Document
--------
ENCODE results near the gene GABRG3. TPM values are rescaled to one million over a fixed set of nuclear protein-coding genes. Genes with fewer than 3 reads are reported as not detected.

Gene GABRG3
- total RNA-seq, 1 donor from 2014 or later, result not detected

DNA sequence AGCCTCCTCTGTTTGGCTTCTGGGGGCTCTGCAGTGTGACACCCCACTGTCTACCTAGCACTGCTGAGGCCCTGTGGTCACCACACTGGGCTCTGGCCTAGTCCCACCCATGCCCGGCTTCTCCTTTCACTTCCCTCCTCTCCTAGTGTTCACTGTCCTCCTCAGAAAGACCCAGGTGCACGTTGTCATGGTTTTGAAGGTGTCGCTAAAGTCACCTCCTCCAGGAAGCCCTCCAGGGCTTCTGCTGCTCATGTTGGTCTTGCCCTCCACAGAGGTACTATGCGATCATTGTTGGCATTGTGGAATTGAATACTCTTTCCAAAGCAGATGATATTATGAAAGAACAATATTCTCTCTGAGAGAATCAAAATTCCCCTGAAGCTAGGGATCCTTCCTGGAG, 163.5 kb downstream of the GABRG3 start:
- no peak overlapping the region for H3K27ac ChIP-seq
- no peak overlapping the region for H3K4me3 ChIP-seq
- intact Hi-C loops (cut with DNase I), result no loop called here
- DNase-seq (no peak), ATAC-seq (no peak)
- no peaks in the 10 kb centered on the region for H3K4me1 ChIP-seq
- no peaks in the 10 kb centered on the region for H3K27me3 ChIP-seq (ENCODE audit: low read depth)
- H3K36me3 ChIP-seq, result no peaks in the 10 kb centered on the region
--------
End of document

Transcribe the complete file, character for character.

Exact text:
ENCODE results near the gene GABRG3. TPM values are rescaled to one million over a fixed set of nuclear protein-coding genes. Genes with fewer than 3 reads are reported as not detected.

Gene GABRG3
- total RNA-seq, 1 donor from 2014 or later, result not detected

DNA sequence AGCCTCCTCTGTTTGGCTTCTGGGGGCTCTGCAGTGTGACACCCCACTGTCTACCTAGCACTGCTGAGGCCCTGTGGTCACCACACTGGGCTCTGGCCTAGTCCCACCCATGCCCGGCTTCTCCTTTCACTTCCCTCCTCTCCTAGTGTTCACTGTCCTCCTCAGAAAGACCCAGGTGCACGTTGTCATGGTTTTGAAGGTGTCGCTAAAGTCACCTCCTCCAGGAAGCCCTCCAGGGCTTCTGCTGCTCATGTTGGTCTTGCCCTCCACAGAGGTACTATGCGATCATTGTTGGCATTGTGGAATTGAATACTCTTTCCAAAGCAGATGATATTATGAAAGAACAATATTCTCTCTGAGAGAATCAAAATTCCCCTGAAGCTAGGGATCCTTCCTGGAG, 163.5 kb downstream of the GABRG3 start:
- no peak overlapping the region for H3K27ac ChIP-seq
- no peak overlapping the region for H3K4me3 ChIP-seq
- intact Hi-C loops (cut with DNase I), result no loop called here
- DNase-seq (no peak), ATAC-seq (no peak)
- no peaks in the 10 kb centered on the region for H3K4me1 ChIP-seq
- no peaks in the 10 kb centered on the region for H3K27me3 ChIP-seq (ENCODE audit: low read depth)
- H3K36me3 ChIP-seq, result no peaks in the 10 kb centered on the region